It’s also now clearer for me why pipelines have been approved despite so much opposition and their role in fostering climate change. One of the Liberals’ most generous donors and most active lobbyists is pipeline promoter Encana.
The lobbying efforts—combined with hefty donations—also explain how LNG became so central in the 2013 election and why in spite of everything, the Liberals continue to beat that drum. If proposed LNG processing and export facilities come to fruition, they would represent a major new source of emissions. Christy Clark said it was about jobs, but maybe that’s because so many gas promoters had her ear long enough and often enough to help her figure out the way to sell it. They also had the ear of the Oil and Gas Commission, which was heavily lobbied, including by its former CEO Alex Ferguson.
The corporate largesse and lobbying pay off in policies favourable to the extractive industry. Issues such as royalty rates from hydrocarbon extraction, land access, corporate taxation, consultation processes with First Nations, greenhouse gas emissions, and LNG development, are among the areas lobbyists weigh in on. “The influence can most clearly be seen in the government’s strong advocacy for the development of an LNG export industry,” writes the Corporate Mapping team. Cited as examples are credits provided to industry for deep drilling and road infrastructure assistance. It notes too that natural gas royalties have plummeted in BC since 2008/09 despite substantial increases in production levels, and that in 2014 the Liberal government cut its proposed LNG income tax in half (from 7 to 3.5 per cent). “This made its already highly unlikely claim of a $100 billion ‘Prosperity Fund’ arising from LNG over 30 years (Office of the Premier, 2013) even more far-fetched. In addition to a reduced LNG income tax, companies can deduct the full capital costs of their LNG plant investment before they pay the full tax (locked in at 3.5 percent).”
IT’S HARD TO SHOCK PROFESSOR CARROLL. He’s done scads of research over the years on corporations and their influence. He knows corporate power is highly concentrated. Still, he admitted, “It was interesting to see the extent of overlap between the top lobbyists and the top corporate donors. Seven out of ten are the same company, and these companies account for three quarters of all the lobbying and all the corporate donations coming from this key sector. So it’s an extreme concentration of corporate influences. And, obviously, that’s very worrying from a democratic perspective because the logic of this runs against the grain of one person, one vote.”
When I asked about the Liberals’ promise to set up an independent panel to review the situation, Graham characterized it as “dancing around the issue” and “ a bit of delay tactic.” The only argument proffered by the Liberals in defense of the current donation free-for-all is that without corporate and union donations, taxpayers would have to fund election campaigns. Carroll dismissed this as perplexing if not hypocritical, especially in the face of glitzy pre-election-period government ads—paid for by tax payers. The government spent $15 million, in fact, of taxpayers’ funds blanketing TV airwaves and social media bragging about their 2017 budget; the auditor general expressed her concerns, though had no power to stop it.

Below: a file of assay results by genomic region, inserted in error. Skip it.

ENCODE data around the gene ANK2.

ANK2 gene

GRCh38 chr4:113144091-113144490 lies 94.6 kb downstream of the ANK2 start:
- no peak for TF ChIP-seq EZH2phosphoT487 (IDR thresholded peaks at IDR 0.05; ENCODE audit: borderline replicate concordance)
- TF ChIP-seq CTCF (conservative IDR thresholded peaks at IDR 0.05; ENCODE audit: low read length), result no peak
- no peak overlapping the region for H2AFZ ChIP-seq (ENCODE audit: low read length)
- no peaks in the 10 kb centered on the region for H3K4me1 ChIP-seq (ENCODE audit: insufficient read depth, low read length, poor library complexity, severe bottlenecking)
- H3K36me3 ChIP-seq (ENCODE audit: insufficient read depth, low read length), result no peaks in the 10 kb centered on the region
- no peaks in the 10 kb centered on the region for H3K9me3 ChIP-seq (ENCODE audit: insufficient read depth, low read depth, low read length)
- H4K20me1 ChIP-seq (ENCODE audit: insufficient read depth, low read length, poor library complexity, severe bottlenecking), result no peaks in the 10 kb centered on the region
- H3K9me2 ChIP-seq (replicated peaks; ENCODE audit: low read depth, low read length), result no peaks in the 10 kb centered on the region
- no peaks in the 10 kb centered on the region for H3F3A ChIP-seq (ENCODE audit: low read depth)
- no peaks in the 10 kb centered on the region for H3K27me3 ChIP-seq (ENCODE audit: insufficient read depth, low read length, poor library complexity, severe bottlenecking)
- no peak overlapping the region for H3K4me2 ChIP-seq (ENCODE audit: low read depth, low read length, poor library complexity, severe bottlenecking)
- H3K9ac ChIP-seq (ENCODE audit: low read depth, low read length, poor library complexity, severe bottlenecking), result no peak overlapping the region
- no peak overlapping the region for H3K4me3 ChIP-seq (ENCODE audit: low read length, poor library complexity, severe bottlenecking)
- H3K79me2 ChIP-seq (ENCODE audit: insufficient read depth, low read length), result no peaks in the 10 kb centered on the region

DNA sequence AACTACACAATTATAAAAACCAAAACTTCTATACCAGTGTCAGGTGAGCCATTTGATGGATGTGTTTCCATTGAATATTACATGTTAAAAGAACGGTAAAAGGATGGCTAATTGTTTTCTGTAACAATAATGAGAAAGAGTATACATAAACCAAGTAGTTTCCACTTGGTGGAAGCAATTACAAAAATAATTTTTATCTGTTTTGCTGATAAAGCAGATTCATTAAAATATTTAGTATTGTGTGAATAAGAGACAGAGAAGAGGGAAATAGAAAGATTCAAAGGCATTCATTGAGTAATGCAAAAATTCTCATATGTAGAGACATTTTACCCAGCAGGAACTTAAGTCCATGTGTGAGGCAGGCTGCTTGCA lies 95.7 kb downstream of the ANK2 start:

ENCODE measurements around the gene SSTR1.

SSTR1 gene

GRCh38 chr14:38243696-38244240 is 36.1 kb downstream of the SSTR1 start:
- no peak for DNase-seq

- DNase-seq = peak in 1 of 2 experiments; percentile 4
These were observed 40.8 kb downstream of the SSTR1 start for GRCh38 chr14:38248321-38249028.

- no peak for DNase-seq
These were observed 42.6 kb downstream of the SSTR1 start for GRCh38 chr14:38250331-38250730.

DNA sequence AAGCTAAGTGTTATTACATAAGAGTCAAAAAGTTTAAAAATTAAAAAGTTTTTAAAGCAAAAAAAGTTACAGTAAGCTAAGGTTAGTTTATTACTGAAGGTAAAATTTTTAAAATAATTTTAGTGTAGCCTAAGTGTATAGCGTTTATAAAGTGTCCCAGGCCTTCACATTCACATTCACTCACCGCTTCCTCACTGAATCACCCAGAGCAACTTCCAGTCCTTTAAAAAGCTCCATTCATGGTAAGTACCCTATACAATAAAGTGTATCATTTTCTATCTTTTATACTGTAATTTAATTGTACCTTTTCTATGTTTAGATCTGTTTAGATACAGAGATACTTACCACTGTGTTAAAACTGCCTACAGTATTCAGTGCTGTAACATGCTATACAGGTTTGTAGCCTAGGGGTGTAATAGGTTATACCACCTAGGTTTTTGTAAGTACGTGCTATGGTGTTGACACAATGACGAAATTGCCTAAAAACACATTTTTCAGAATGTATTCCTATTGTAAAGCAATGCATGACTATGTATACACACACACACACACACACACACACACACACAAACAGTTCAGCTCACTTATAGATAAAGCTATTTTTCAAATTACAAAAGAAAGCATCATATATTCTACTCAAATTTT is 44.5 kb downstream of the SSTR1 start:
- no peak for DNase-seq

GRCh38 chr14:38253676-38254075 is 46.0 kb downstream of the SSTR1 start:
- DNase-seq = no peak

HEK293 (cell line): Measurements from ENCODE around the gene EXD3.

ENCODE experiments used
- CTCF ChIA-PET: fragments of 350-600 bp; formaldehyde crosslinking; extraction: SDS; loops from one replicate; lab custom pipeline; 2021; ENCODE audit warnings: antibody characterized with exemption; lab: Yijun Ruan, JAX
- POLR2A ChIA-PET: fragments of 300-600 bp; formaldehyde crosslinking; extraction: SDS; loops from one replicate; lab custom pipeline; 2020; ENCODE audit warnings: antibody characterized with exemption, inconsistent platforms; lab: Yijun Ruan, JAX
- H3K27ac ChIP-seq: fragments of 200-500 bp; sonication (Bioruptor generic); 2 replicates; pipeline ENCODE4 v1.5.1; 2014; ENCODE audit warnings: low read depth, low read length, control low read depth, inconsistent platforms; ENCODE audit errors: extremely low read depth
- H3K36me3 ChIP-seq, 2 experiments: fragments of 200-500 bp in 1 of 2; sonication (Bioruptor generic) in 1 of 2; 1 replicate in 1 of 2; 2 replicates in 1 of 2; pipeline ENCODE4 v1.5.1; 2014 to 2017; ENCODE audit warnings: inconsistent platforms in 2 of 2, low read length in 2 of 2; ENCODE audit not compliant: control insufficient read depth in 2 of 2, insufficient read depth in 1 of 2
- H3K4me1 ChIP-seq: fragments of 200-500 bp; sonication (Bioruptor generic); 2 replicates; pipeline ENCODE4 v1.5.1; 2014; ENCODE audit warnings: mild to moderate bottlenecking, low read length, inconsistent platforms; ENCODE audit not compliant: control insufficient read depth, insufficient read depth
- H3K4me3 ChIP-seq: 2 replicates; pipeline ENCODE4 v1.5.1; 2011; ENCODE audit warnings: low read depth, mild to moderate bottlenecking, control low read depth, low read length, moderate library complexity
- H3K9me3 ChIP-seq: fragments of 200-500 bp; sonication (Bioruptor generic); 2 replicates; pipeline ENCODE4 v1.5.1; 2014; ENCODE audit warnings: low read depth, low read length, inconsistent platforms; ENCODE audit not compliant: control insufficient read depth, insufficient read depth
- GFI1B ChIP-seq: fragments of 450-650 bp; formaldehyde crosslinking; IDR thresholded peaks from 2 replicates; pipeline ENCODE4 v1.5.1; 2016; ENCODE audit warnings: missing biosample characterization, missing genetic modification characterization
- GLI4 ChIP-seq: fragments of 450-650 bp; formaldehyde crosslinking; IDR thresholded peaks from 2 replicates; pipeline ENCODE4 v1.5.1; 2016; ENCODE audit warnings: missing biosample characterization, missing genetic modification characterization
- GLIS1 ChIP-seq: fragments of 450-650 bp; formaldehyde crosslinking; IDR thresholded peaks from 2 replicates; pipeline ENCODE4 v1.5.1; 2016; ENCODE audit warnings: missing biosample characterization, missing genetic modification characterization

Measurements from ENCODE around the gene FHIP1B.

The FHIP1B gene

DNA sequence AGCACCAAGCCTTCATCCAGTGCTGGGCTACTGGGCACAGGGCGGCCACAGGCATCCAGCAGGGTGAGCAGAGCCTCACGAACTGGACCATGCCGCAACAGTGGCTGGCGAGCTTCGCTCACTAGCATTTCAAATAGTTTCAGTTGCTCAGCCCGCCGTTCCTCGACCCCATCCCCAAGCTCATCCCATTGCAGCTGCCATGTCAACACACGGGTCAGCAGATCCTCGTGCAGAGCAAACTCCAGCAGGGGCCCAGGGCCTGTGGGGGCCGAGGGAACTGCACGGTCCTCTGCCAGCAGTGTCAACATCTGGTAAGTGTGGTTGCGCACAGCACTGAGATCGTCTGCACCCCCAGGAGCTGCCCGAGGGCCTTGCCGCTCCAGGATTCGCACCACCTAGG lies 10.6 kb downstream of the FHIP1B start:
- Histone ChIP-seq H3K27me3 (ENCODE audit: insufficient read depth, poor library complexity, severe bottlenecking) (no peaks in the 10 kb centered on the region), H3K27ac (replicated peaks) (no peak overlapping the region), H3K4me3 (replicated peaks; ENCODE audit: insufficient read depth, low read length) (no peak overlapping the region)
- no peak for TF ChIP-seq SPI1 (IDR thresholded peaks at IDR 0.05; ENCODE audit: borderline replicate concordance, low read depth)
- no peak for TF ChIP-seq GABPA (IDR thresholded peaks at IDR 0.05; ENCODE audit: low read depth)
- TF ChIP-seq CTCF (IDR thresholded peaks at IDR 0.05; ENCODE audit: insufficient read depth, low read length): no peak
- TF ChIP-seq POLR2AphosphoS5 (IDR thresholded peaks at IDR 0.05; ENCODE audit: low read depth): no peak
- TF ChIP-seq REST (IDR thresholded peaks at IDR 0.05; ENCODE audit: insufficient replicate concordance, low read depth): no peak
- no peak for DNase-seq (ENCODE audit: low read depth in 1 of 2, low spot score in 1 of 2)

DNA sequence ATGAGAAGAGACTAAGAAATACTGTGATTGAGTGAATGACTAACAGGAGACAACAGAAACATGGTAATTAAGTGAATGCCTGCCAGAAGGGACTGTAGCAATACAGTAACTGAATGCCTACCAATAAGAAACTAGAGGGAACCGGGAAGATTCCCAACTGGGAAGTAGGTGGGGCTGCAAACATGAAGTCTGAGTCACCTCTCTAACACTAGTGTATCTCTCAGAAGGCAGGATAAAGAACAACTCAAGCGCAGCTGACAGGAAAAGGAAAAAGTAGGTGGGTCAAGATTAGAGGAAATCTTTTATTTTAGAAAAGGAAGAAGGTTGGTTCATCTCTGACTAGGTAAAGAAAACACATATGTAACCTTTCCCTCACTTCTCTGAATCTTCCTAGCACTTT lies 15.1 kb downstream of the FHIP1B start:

In terms of what to do about lobbying, Mapping Corporate Influence advocates an overhaul of the Lobbyists Registration Act, “which creates major loopholes that impede true transparency.” At minimum, it recommends lobbyists be required to report who they have lobbied—rather than to list who they expect to lobby—including the specific date of communications and a more detailed description of the type of contact that occurred, and its subject matter. “Lobbyists should also be required to disclose meetings initiated by public officials. And disclosure of the costs of lobbying—fees paid to professional lobbyists and firms by clients—should be reported.”
It’s not rocket science; and many others have recommended similar interventions. Who knows—maybe we’ll have a new party in power come May 9. Both the NDP and Green Party have promised to change the rules around donations at least. That would give developing a good climate change strategy a fighting chance, despite the baggage left behind by all the cozy corporate-cash-for-access-and-influence of past decades.
In the words of the Mapping Corporate Influence authors, “At this climate crossroads any realistic strategy for tackling climate change must involve a gradual wind-down, rather than expansion, of fossil fuel industries, leaving the majority of oil, gas and coal reserves in the ground and fully transitioning to renewable energy sources.”
In an atmosphere befogged by carbon and money from the fossil fuel industries, that’s just not possible.
The Corporate Mapping Project hopes to encourage dialogue on this subject. On May 10, it will present David Lavalleé’s award-winning documentary To the Ends of the Earth. 7pm and 8:45pm at Cinecenta at UVic. www.cinecenta.com.
Leslie Campbell is the founding editor of Focus. See www.corporatemapping.ca for more information on this topic. For another instance of provincial magical thinking, see Briony Penn’s article in this edition.